Those of us who want to keep meat from spoiling for more than a few weeks have had limited options till now. We can cure it into bacon or sausage; freeze it or dry it; or buy it supermarket-"fresh" in a shrink-wrapped envelope. Now Daniel J. O'Sullivan, a professor at the U. of Minnesota, has a new solution that might keep a piece of meat fresh for years on the shelf.
Meat spoils in part because of the action of bacteria like E. coli and Lactobacillus. There has been some success in treating meat with an antibacterial compound known as nisin, which works against Gram-positive bacteria such as Lactobacillus, but not the Gram-negatives E. coli and Salmonella. Enter bisin. Bisin is a compound isolated from Bifidobacterium longum, a bacterium that occurs naturally in the human gut; its bactericidal properties extend to both Gram-negative and Gram-positive bacteria, and can be applied to meat and dairy products to keep them free from spoilage.
The discovery stands to have far-reaching effects; the inhibition of food spoilage stands to save lives around the world. But it's important to remember that the solution to the last decades' glut of foodborne illness outbreaks does not lie in raising meat as quickly and cheaply as possible, secure in the knowledge that any contamination can be bisined off later. Marvelous innovations in food preservation technology are not a substitute for clean, safe, intelligent ways of producing food in the first place.
Dr. Sullivan has acquired a patent on bisin, which is Generally Recognized as Safe by the FDA, and is reportedly talking to food producers about getting it to market.
I wonder if it will lead to a anti-aging also for living humans...
No... as aging is not caused by bacteria...
Why cant you just sell cold pasteurized meat?
Would this put an end to "aged beef"? (Not sure what "ages" beef.)
If bisin has a novel kill method and is capable of being used as a relatively broad-spectrum antibiotic, then it should be reserved for treating human infections, not creating shelf-stable meat (and a host of bacterial resistance in the food chain).
We have been here before. Protecting meat in the mass market means humans get drug "resistant" diseases.
But again, it goes with the "IF".
Pasturized meat makes it kind of hard to have it raw, which makes bloody steaks less tasty.
Well we're talking a "broad spectrum" of a couple bacteria that have to do with decompostion on the surface of meat rather than the (insert number) of bacteria in a wound or deal within the human physiology.
Aged beef is delicious :) no way that'll be replaced.
My only worry, which is an unfortunate by product of innovation is once again a sypathy for the farmer. If his meat doesn't spoil for 3 years, than other than consumption rates, there will be no need to buy new meat if it goes bad. On the other hand making it easier to sell to the 3rd world profiting where only the veggie growers currently do.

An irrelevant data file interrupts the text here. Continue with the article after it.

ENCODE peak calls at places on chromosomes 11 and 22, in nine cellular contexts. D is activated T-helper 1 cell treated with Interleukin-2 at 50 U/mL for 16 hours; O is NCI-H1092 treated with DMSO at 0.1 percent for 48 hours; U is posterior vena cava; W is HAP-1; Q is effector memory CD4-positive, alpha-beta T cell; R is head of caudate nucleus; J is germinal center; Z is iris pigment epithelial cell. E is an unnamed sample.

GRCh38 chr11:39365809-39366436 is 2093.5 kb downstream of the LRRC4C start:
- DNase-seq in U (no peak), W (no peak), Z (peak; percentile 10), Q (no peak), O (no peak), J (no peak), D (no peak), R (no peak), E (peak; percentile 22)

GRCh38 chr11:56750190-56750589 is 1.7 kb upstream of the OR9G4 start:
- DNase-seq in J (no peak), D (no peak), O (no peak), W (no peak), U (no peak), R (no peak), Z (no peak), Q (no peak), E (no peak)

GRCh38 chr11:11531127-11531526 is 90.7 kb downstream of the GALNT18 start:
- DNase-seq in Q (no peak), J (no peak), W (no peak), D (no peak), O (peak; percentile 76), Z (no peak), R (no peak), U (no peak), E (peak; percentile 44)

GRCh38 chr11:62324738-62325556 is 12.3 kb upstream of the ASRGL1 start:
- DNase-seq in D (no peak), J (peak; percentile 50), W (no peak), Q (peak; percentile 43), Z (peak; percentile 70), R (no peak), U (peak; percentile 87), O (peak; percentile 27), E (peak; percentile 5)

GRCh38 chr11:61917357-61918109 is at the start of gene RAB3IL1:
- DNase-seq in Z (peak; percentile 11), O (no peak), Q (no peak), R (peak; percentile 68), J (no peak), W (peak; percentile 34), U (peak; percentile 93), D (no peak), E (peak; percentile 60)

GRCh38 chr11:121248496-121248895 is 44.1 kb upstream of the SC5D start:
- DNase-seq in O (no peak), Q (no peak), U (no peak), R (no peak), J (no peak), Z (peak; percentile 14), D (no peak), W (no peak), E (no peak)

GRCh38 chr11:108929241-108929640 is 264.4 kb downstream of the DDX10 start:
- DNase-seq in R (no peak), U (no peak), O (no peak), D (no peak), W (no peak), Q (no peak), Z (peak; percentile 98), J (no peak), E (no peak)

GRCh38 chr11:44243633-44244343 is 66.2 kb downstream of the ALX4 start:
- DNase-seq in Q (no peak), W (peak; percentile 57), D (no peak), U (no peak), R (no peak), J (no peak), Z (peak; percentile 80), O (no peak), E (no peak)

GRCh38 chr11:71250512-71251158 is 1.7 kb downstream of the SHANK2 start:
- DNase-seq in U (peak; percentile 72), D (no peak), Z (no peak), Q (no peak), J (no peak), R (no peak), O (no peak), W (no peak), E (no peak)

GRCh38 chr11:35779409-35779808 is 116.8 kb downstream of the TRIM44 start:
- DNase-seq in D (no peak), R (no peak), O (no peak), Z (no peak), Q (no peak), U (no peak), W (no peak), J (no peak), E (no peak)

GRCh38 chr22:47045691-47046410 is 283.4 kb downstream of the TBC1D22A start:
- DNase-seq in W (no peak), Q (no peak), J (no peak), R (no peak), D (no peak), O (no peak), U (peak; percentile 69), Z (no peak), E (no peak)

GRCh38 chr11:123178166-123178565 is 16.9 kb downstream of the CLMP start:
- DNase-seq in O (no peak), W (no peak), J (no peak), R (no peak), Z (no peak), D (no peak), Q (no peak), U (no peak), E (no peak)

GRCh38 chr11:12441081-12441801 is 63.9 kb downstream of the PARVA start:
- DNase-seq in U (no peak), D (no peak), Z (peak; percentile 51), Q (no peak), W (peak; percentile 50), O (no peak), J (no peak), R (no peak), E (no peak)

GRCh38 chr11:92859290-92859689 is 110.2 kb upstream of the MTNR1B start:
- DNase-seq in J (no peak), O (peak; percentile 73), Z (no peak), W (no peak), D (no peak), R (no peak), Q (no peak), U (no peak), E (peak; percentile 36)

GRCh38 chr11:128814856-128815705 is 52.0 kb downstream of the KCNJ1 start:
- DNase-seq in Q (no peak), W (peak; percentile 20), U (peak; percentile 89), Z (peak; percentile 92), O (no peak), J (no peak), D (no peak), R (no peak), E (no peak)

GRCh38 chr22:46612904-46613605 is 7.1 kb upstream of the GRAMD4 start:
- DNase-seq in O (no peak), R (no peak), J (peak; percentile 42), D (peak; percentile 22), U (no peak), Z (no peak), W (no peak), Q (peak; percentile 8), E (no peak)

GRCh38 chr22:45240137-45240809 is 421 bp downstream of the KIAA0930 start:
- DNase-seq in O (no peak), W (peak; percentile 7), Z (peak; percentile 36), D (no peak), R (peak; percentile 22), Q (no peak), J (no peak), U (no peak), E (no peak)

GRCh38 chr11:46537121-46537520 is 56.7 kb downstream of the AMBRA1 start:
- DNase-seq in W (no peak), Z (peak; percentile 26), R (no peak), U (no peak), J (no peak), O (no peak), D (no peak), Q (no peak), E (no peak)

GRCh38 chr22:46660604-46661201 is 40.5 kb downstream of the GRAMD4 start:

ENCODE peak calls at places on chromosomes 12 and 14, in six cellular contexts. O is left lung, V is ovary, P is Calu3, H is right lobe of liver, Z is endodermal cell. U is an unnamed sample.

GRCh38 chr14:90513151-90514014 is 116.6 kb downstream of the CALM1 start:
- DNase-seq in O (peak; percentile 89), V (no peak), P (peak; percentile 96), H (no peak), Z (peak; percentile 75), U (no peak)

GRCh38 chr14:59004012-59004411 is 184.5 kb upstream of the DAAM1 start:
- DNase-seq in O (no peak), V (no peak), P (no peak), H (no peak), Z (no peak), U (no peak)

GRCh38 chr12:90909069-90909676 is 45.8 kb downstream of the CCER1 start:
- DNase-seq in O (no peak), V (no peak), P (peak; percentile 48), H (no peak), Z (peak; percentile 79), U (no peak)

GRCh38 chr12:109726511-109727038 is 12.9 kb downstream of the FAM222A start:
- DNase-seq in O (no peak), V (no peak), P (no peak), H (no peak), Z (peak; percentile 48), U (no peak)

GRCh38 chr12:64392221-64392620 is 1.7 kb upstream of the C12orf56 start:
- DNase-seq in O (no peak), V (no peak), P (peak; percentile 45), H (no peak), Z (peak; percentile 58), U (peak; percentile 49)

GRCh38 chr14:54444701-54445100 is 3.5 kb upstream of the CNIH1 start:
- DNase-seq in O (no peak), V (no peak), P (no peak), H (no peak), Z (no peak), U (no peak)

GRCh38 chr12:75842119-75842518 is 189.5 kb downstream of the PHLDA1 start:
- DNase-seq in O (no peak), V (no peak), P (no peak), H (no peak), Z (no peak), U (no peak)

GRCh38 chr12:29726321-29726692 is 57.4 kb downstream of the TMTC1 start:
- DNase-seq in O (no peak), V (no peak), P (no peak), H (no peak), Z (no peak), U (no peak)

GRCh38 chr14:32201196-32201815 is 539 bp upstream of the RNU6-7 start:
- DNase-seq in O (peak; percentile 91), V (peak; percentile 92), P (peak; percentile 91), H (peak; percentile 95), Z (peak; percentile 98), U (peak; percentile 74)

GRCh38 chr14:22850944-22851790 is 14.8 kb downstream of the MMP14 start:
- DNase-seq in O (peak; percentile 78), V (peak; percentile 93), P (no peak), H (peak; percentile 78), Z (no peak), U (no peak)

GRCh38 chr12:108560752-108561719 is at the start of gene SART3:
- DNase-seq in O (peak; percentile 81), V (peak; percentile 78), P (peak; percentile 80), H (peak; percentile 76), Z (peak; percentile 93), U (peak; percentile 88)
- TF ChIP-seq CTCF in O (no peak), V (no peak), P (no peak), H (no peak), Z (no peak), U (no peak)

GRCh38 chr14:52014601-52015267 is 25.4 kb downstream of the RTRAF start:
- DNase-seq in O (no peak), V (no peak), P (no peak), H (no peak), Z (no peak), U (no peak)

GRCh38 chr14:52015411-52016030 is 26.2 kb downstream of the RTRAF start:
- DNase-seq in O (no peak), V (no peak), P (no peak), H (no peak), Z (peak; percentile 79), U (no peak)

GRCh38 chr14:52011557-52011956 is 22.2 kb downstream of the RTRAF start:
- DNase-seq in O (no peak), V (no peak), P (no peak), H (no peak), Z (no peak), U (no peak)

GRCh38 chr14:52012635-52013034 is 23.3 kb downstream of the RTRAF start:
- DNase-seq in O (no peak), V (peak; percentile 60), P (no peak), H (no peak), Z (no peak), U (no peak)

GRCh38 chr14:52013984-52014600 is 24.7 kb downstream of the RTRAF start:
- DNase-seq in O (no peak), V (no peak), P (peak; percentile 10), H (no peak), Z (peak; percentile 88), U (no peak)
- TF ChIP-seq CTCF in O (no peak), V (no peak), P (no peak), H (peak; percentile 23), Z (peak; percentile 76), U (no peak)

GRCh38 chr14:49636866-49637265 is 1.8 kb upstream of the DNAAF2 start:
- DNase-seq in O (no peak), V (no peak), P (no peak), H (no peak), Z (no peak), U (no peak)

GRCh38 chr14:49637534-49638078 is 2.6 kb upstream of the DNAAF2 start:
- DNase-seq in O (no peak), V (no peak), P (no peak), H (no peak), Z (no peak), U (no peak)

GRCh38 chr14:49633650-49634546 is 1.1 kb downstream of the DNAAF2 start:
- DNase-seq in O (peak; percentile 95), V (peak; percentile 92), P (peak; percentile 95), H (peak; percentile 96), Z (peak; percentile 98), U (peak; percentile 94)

Also, how does this effect from meat? Will I be able to freeze as long/longer w/o freezer burn?
no need for freezing
Recalls due to ecoli have been expensive and a potential health nightmare in the past. It's sounding like these infections could be "bisined off", despite the article advising preventing such infections in the first place. One would imagine that even consumer might want to treat meat this way for safety. Restaurants might likewise be interested in stocking up on bisin to make sure that kitchens and refrigerators were free of contamination.
However, one also wonders about the potential for the emergence of bisin-resistant ecoli (BREC). Any one care to place odds on how long it will take for BREC to evolve and become the dominant strain of ecoli?
BTW, what changes after "three years"? Why can't the meat be retreated at this point? Presumably older meat will be frozen anyway, before the end of its shelf life, and used later, just as one does now with meat reaching the end of its shelf life.
Time & bacteria ages beef. ;) I would imagine people would still age beef, since there is a demand for it.
Basically they get a big chunk of beef, wrap it up, and then stick it in the fridge for like 30 days.
They take it out, cut away all of the rotten parts, and then the stuff in the middle is edible, and now called "aged" beef.
This process helps it develop flavor and I believe it also produces a more supple texture.